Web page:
Attendance - 8 men Attached – 2 men Glover’s Marbleheaders Combined total – 10 men Orders - Lt. Watts’ Combined RI/Mass Company on detached duty from Fort Mercer Deployment – Marched as one company Summary – Colonel Christopher Greene, 1st RI Regt. At Fort Mercer, New Jersey Action of October 6th, 1777 Colonel Greene, I have the pleasure to report that the event went very smoothly. All members had their own weapons and accoutrements. We were able to carry our own colors onto the field this day. What a glorious sight that was to behold! We participated in both attacks on the Chew mansion. During the first the attack we were obliged to fight back to back with a Pennsylvania unit as we fought our way out of encirclement. The company throughout the entire day acquitted themselves admirably. After the engagement the company had many pleasant discussions with the public about Africans and their roles in the American Revolution, and promoting participation the hobby. We answered many questions and had a few interviews with some of the school students there. I had the honor and privilege to lead some of the best men of the Continental Line on the field that day. I only hope that I served them as well as they served me. Humbly submitted, Lieutenant Antoine R. Watts, 1st RI Regt..

Sep 19, 2012

Battle of Germantown Reenactment

Battle of Germantown

- type : Battle reenactment. American Revolution
- unit: 1st Rhode Island Regiment # African decent
- unit contact : (609) 310-1521
- event contact :
- hos: Historic Germantown Preserved
Battle of Germantown (October 4, 1777) - Reenactments at 12 and 3. the 1st Rhode Island Regiment will represent men of African descent who fought in this battle. For more information on this and other festival events, visit the event site. There will be -
- An 18th century shopping experience in the sutler's grove at Cliveden,
- Food vendors, and maps for guided walking tours of Germantown available at Upsala - directly across the street
- Ned Hector, African American teamster who participated in the battles of Brandywine and Germantown, on the Upsala grounds. Ongoing historical and festival activities.

Sat Oct 6, 2012
Cliveden and Upsala, Philadelphia, Pa

Invitation from Google Calendar

Sep 13, 2012

235th Commemoration Battle of Brandywine

235th Commemoration Battle of Brandywine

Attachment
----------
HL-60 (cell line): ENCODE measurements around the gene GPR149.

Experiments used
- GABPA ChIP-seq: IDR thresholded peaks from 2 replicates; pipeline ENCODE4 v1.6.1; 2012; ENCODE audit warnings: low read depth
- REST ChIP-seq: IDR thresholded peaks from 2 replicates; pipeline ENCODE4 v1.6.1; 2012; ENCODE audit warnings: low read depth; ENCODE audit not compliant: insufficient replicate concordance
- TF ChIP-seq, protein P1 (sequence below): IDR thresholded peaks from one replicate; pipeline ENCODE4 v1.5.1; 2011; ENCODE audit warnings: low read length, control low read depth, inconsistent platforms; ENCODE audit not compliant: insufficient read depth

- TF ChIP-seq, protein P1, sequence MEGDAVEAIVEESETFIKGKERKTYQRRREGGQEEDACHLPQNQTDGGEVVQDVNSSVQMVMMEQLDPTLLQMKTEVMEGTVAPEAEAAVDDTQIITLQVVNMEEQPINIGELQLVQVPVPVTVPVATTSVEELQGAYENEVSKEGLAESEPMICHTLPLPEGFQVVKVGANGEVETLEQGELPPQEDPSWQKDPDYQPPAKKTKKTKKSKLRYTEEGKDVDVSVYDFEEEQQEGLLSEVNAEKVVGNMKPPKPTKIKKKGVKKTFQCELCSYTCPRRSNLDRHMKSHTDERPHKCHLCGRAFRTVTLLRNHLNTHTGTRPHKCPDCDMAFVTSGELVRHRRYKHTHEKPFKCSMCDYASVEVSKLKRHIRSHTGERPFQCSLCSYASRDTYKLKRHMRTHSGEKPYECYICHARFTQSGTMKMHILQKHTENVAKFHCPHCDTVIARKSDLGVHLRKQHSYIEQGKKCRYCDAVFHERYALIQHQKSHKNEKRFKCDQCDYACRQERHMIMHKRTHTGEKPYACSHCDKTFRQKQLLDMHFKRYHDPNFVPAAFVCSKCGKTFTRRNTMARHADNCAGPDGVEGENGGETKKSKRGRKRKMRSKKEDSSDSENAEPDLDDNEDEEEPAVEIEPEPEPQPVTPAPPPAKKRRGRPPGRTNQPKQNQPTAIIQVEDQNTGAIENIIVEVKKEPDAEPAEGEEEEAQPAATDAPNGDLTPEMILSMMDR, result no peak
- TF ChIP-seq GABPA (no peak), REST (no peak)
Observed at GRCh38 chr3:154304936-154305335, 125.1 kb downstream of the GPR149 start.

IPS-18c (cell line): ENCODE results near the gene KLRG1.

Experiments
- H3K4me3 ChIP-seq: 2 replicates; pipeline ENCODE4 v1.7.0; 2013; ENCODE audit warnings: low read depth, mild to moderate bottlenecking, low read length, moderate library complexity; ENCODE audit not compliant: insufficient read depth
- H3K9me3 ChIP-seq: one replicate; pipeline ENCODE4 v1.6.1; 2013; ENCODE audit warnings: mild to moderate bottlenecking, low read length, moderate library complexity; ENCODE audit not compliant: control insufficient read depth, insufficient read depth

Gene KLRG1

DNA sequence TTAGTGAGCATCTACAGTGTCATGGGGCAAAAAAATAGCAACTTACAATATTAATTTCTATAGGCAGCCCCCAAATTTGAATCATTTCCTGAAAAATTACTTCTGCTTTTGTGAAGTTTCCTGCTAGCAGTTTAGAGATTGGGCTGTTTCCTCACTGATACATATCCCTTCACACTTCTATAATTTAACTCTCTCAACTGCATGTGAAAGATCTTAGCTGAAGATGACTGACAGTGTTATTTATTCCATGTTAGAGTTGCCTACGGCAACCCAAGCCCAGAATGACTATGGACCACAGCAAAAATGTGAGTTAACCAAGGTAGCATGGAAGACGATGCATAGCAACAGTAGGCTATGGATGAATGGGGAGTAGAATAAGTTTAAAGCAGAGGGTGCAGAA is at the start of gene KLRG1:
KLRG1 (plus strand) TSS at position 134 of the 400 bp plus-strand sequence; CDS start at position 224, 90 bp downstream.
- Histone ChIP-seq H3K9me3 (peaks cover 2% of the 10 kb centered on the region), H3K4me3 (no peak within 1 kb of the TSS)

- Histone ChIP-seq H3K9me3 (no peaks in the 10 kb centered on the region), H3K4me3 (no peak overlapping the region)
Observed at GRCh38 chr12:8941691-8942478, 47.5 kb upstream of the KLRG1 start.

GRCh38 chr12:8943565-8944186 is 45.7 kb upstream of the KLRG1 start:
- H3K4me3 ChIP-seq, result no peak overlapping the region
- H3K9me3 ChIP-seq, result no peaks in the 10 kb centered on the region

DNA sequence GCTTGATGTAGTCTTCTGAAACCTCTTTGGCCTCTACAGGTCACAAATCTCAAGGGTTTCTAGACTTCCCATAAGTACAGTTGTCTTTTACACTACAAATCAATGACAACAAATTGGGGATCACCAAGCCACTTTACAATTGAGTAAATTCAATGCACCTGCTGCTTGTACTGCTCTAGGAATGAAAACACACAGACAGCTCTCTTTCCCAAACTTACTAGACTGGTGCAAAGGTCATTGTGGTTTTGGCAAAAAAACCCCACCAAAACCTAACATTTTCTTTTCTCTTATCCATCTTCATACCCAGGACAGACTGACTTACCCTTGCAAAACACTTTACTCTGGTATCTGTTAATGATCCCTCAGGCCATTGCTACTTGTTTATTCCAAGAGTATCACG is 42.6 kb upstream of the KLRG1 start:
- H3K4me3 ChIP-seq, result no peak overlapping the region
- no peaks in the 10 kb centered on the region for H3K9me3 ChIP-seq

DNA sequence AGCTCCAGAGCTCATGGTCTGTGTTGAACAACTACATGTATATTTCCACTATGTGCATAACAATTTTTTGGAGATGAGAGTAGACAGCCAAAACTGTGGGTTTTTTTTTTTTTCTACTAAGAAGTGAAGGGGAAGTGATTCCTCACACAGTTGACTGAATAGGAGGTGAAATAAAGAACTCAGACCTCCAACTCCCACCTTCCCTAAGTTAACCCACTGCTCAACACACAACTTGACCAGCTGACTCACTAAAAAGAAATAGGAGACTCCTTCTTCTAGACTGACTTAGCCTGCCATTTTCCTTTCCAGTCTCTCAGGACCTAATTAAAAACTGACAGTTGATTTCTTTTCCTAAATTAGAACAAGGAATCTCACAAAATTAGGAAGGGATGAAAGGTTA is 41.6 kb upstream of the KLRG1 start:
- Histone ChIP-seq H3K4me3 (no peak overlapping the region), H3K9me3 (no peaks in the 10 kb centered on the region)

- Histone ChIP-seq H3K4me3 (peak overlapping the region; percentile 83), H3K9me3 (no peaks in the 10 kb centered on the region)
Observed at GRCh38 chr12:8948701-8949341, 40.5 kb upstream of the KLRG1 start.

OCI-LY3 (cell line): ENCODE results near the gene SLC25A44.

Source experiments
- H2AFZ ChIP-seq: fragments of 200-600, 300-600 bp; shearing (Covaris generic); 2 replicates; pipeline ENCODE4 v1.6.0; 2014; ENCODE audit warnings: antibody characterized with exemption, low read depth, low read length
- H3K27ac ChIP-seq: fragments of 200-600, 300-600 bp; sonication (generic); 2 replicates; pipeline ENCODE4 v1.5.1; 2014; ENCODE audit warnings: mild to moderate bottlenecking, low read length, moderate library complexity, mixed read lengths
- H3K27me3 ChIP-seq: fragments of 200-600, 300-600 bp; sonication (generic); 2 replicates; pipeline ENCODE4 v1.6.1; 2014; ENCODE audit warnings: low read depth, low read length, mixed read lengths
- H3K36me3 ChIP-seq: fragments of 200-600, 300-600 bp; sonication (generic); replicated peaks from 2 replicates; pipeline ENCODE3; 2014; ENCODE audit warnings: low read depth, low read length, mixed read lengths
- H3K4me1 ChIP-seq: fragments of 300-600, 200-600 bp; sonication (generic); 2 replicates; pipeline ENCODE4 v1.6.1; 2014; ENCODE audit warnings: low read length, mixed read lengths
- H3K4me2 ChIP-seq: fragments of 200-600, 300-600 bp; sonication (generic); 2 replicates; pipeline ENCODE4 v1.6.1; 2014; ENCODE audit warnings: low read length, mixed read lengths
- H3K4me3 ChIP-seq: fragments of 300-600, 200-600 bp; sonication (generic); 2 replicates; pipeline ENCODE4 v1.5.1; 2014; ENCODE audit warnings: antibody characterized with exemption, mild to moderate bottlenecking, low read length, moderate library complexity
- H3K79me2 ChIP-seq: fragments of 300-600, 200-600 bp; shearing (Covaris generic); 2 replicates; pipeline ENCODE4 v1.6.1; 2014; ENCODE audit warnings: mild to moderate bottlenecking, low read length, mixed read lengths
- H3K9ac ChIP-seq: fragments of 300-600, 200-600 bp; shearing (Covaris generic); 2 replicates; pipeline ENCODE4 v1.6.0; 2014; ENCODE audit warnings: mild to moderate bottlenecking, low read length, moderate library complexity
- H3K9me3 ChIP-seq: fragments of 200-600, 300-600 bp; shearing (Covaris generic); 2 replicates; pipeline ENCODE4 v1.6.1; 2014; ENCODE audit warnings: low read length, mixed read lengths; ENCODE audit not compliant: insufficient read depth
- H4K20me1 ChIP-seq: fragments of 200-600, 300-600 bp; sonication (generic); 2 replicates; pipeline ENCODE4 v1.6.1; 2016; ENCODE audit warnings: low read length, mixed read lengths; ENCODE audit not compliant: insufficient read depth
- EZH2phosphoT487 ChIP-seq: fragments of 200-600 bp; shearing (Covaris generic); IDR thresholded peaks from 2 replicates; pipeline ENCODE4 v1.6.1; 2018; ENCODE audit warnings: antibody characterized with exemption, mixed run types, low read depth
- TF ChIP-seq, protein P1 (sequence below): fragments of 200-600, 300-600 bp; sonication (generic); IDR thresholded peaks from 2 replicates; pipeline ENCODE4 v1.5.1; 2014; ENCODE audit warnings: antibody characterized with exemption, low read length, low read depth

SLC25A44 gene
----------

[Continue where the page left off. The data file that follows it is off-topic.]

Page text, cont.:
- type : American Revolution, Battle Reenactment
- unit : 1st Rhode Island
- sponsor : 2d Virginia Regiment
The British advanced northward through Delaware, toward Philadelphia. Washington prepared defenses against Howe's movements at Brandywine Creek, but was flanked and beaten back in the Battle of Brandywine on September 11, 1777
Sat Sep 15 – Sun Sep 16, 2012
Brandywine Creek State Park, 41 Adams Dam Road, Wilmington, DE 19807 (map)

Aug 25, 2012

Weekend Update

 Upholding the Tradition

Ft Pocahantas 2007013.JPG
Cadet Kyle Allen in 1st Rhode Island/6th USCT Regiments
Pvt Kyle Allen.jpg
Private Kyle Allen in 193rd Infantry Brigade
Drummer, Kyle Allen, is as most of us have,  going on to serve, and  now a Private in the US Army - the second member currently on active duty He is at basic training at Fort Jackson, SC. Private Allen joined the regiment at a young age. He attended Old Barracks' Musician's  Camp and participated in many living history, reenactments, and ceremonial events. Recently he was casted as George Washington's slave, Billy Lee, in the film America's First D-Day (still in production)

Monmouth Photo Shoot

Augest 25th, the staff of Monmouth Battle Field will be photographing the First Rhode Island Regiment, for its' newly renovated visitors center. 

According to Joe Becton, our regiment's historian, the First Rhode Island created a detachment, on 1 June 1778 , detached to Captain Thomas Arnold and fought at the Battle of Monmouth, New Jersey, on 28 June 1778. On 1 July it became Captain Jonathan Wallen’s company.
The Second Rhode Island Regiment and Captain Thomas Arnold's detachment from the First Rhode Island, fought at the Battle of Monmouth White, Black and Red soldiers served in his detachment.

The list Africans who served in Arnold’s detachment and company in June of 1778. 
The photos will be taken of us at the positions where the Rhode Islanders were deployed during the historic battle.  Altogether, an estimated 900 men of color fought at Monmouth with the colonial forces.


Leon Brooks.

1st RI Regiment of Foot, Continental Line

May 11, 2012

Spirit of the Jerseys State History Fair

Come see of historic New Jersey 
 cultural exhibits, artifacts, performances, sports, etc.
Fri May 11, 2012 11am to 4:30pm  Washington Crossing State Park, Titusville, NJ

Apr 1, 2012

2011-2012 HIGHLIGHTS

 Bringing history alive in living history events, exhibits, reenactments, and film. 
  • American revolution - 1st Rhode Island Regiment of Foot(1stRI ). The story of the men of African descent's fight for freedom, in the cause of liberty, remains largely unknown and untold. 
  • Civil War - 6th Regiment cInfantry USCT (6thUSCT). 2011 marked the start of the 150th Anniversary of the American Civil War. Over the next few years commemorations throughout the country will remember this formative period of American history. 

Cast of Americas First D-Day